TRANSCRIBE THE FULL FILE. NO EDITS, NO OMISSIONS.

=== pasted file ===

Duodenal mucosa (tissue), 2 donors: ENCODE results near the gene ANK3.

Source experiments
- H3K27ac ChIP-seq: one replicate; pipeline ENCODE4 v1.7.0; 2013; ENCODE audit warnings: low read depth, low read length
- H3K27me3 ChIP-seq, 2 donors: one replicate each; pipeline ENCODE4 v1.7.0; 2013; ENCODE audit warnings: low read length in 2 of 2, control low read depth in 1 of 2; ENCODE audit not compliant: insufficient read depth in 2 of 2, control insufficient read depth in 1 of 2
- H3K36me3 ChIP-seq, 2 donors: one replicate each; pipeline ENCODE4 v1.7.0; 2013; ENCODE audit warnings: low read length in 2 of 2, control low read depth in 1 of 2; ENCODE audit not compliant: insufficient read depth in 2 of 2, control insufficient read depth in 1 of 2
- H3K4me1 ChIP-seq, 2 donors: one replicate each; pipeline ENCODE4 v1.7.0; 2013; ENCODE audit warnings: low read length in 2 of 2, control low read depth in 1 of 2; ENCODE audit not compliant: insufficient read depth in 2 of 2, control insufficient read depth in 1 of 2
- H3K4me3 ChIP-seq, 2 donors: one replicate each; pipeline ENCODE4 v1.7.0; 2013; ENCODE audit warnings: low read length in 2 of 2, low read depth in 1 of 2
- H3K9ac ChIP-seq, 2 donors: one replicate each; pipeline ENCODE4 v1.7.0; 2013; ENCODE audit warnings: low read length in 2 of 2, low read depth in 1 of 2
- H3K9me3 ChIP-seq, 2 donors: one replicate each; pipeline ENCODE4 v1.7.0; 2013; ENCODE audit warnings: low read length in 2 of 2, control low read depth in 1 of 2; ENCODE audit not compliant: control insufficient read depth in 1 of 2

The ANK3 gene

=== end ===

Duodenal mucosa (tissue), 2 donors: ENCODE results near the gene ANK3.

Source experiments
- H3K27ac ChIP-seq: one replicate; pipeline ENCODE4 v1.7.0; 2013; ENCODE audit warnings: low read depth, low read length
- H3K27me3 ChIP-seq, 2 donors: one replicate each; pipeline ENCODE4 v1.7.0; 2013; ENCODE audit warnings: low read length in 2 of 2, control low read depth in 1 of 2; ENCODE audit not compliant: insufficient read depth in 2 of 2, control insufficient read depth in 1 of 2
- H3K36me3 ChIP-seq, 2 donors: one replicate each; pipeline ENCODE4 v1.7.0; 2013; ENCODE audit warnings: low read length in 2 of 2, control low read depth in 1 of 2; ENCODE audit not compliant: insufficient read depth in 2 of 2, control insufficient read depth in 1 of 2
- H3K4me1 ChIP-seq, 2 donors: one replicate each; pipeline ENCODE4 v1.7.0; 2013; ENCODE audit warnings: low read length in 2 of 2, control low read depth in 1 of 2; ENCODE audit not compliant: insufficient read depth in 2 of 2, control insufficient read depth in 1 of 2
- H3K4me3 ChIP-seq, 2 donors: one replicate each; pipeline ENCODE4 v1.7.0; 2013; ENCODE audit warnings: low read length in 2 of 2, low read depth in 1 of 2
- H3K9ac ChIP-seq, 2 donors: one replicate each; pipeline ENCODE4 v1.7.0; 2013; ENCODE audit warnings: low read length in 2 of 2, low read depth in 1 of 2
- H3K9me3 ChIP-seq, 2 donors: one replicate each; pipeline ENCODE4 v1.7.0; 2013; ENCODE audit warnings: low read length in 2 of 2, control low read depth in 1 of 2; ENCODE audit not compliant: control insufficient read depth in 1 of 2

The ANK3 gene